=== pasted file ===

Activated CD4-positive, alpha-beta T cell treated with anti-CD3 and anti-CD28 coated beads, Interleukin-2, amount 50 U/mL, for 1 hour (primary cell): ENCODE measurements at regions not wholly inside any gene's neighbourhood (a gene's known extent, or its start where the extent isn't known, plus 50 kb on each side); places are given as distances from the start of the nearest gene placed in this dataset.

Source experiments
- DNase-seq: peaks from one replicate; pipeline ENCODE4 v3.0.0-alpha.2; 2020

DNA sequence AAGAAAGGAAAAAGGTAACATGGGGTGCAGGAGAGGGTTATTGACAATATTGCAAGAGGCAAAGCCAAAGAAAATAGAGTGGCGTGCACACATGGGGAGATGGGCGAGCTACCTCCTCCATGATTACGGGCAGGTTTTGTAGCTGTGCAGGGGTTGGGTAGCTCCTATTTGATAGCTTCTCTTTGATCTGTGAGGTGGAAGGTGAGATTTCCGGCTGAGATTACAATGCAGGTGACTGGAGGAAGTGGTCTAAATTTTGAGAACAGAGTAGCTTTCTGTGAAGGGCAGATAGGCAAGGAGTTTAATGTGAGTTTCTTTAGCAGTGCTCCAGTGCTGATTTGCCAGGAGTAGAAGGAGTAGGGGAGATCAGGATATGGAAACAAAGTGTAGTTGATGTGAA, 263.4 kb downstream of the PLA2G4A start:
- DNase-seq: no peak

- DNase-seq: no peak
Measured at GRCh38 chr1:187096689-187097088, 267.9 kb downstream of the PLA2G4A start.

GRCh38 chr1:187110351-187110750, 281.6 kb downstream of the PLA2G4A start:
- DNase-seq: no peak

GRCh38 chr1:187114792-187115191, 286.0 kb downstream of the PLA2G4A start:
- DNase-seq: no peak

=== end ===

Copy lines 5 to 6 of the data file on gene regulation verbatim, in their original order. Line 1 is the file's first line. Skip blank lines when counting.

- DNase-seq: no peak

- DNase-seq: no peak